In a perfect world, when we release something to production everything works smoothly and goes according to plan. We don’t live in such a world. There are a lot of people who believe that if they can fix something fast in production they can release immediately. When something breaks we release a patch or roll back the change. Now this does sound great in theory..”we move fast”, “we ship multiple times a day and wait for no one”, but we need to ensure a couple things along the way first.
When we work this way, it may be fine when our user base is not very large or the feature only affects a small group of people. Where it gets dangerous is when we don’t realize our user base has grown. If we roll out a feature to 10% of our users, that could’ve meant 100 users 3 years ago, but today that could mean 10 000 users. We get so accustomed to this mentality we never realize the impact of our changes until something catastrophic happens.
What about forming bad habits and not improving our critical thinking skills? When all we think about is the implementation and ship as soon as we are ‘done’, we lose that critical thinking aspect where we analyze scalability, performance, security, and so on. We don’t think about how our code could break before we ship. We become just mediocre software engineers who can push out a feature just like anybody else. Everyone can code. What makes people stand out is all the extra stuff, the stuff that takes time and adds a ‘wow’ factor.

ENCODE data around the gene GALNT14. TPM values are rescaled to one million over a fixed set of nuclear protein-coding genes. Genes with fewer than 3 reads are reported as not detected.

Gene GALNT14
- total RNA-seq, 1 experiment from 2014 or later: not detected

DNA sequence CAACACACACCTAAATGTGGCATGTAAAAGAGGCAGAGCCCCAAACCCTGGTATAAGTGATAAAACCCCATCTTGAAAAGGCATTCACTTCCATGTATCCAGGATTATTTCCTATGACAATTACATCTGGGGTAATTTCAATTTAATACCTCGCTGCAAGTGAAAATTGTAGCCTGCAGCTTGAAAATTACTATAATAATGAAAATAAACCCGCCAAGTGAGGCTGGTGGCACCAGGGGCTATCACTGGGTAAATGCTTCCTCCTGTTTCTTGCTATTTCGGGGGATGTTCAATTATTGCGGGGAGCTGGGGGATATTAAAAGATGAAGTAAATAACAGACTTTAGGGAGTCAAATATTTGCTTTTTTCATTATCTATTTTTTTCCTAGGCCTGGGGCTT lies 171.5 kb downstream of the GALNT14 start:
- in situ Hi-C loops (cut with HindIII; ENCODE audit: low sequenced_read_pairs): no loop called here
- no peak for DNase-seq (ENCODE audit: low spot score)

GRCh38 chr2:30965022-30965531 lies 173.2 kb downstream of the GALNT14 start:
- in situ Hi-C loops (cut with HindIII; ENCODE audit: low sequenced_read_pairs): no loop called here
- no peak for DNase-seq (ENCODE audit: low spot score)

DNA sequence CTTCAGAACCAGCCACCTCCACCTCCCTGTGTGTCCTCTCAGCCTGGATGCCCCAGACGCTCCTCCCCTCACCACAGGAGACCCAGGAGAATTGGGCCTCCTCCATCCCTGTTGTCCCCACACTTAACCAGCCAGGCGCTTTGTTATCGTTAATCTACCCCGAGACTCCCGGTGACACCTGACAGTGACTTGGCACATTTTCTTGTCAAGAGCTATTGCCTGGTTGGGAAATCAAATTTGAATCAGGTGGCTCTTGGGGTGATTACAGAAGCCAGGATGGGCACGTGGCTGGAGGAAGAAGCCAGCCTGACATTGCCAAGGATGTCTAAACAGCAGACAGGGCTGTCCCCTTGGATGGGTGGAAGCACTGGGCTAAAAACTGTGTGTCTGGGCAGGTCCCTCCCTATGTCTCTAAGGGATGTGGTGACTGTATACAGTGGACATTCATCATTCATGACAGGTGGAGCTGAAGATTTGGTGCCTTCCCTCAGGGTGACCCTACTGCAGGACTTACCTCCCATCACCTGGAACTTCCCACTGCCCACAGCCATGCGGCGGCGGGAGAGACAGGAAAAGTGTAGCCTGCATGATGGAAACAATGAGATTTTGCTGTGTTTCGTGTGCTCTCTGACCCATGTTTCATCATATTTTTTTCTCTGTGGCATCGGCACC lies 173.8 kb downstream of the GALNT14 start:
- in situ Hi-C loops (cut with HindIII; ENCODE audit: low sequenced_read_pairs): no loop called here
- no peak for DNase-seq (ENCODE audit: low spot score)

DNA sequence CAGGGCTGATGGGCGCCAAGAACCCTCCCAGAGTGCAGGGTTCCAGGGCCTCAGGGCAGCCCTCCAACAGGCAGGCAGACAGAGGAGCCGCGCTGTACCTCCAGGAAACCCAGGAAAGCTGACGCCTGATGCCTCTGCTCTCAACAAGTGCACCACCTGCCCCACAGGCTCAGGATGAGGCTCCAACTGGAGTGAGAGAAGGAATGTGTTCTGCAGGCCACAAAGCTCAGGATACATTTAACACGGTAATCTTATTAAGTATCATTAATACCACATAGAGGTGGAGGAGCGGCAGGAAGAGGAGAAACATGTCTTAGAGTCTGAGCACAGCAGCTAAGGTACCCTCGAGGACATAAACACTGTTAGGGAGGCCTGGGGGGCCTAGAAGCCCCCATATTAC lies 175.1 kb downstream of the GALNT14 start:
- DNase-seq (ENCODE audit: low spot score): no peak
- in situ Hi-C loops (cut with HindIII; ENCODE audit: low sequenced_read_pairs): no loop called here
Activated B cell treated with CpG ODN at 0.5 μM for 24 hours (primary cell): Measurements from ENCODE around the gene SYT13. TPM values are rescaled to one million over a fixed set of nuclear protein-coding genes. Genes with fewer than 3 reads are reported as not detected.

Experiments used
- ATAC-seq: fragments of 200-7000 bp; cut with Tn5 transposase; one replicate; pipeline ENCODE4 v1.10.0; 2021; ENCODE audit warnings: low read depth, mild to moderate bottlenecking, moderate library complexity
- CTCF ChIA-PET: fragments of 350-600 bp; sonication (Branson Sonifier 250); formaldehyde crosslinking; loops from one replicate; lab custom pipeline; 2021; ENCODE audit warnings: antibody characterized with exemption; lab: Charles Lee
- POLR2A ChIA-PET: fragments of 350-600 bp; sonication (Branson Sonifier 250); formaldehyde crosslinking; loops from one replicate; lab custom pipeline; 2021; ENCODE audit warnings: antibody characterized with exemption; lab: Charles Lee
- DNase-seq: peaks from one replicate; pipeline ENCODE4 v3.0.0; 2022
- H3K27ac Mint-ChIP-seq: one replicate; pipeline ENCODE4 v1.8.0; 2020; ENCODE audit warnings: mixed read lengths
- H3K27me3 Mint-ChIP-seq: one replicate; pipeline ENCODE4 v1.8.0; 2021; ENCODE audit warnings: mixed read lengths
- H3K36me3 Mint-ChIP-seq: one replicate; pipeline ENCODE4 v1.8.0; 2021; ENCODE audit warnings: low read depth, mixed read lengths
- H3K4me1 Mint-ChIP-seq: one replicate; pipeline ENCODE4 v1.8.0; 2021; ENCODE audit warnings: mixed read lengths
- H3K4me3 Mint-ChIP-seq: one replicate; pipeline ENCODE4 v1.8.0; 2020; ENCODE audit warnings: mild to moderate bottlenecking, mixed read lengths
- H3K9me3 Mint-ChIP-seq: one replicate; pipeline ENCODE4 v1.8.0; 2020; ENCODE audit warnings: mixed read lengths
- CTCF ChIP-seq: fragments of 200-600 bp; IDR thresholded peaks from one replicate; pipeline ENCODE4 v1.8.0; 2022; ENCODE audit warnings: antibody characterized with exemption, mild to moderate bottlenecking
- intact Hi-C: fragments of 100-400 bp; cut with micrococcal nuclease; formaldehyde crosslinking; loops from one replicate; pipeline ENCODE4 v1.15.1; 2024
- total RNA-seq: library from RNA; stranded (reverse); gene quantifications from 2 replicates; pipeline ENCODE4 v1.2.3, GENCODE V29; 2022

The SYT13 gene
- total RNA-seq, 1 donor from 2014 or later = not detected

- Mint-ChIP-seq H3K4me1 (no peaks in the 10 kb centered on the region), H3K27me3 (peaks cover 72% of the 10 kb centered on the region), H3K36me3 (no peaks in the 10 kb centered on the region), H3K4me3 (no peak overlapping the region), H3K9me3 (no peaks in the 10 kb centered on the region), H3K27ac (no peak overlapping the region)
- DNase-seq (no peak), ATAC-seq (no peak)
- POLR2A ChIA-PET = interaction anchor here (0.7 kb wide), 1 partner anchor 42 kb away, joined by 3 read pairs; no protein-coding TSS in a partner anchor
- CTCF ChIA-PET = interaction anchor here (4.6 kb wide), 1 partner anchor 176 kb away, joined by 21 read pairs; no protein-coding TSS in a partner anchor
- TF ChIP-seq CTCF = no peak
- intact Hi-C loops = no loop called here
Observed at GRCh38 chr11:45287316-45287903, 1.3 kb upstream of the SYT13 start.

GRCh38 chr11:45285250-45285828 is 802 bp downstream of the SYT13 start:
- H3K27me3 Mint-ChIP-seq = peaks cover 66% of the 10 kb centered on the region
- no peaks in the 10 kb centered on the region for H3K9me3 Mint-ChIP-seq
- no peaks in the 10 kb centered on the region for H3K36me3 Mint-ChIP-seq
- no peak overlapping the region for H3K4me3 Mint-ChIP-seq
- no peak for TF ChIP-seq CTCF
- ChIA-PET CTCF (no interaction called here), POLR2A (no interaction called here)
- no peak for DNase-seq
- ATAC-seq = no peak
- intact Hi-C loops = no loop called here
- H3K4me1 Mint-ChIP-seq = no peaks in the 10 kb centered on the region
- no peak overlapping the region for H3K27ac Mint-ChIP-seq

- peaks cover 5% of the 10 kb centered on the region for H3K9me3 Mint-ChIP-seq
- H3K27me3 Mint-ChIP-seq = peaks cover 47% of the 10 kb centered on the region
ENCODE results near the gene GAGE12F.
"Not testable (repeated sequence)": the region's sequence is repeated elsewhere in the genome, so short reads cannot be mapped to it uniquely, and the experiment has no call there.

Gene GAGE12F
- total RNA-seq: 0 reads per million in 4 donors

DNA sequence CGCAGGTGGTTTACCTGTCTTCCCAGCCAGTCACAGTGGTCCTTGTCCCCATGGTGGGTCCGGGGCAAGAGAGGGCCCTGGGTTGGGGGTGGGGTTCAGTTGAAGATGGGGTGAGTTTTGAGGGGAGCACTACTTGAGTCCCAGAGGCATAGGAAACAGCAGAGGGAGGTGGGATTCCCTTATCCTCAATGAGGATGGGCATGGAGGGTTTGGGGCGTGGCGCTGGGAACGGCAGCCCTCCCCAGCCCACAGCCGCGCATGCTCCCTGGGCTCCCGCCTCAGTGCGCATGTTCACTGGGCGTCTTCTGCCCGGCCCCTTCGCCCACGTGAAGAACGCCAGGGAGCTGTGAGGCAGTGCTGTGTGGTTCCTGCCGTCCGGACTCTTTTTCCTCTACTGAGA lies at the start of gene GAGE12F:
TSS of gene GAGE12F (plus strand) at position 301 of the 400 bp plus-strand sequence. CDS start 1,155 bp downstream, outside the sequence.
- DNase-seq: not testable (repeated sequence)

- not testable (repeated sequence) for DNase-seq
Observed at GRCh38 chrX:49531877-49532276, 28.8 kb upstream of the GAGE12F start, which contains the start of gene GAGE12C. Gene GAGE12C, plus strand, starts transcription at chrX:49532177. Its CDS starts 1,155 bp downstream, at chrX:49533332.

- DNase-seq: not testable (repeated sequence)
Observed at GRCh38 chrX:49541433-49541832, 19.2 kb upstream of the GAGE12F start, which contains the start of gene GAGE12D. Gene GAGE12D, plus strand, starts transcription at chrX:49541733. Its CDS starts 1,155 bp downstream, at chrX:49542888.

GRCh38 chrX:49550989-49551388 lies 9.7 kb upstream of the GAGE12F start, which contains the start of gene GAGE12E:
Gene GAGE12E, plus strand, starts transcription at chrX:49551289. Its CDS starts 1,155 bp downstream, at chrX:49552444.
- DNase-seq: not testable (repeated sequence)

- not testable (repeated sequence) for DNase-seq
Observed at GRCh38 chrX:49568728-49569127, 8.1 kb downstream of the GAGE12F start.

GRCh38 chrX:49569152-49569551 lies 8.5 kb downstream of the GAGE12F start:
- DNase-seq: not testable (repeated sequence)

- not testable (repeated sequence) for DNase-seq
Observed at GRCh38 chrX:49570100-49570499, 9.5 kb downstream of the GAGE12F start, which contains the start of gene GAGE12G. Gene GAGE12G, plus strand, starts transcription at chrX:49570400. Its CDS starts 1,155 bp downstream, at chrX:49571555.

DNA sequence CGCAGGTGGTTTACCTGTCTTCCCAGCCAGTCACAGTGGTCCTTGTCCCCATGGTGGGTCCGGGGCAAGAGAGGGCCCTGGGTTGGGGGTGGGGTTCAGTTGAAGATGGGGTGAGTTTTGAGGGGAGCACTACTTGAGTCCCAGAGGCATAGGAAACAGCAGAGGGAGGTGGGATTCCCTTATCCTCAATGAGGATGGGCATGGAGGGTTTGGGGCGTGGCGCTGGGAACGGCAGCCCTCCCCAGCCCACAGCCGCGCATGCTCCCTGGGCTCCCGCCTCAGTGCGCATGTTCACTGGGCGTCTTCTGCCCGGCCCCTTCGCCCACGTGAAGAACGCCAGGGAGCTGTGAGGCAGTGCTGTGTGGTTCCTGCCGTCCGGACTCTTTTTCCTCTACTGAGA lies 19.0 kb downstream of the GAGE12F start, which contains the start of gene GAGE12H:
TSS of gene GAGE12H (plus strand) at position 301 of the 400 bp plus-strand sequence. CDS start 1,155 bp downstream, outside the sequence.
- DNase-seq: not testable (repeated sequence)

Another thing we need to understand is the process could be very different at other organizations. What if our code quality is not up to the standards of the organization? Developing good habits continuously can mean your skills are transferable.
Now, if we have a large set of automated tests, an excellent beta program, a great plan for how we are going to handle a fire, then perhaps for the time being we can continue our ways and are willing to accept the consequences. It’s essential that we assess the above over time and make changes where appropriate.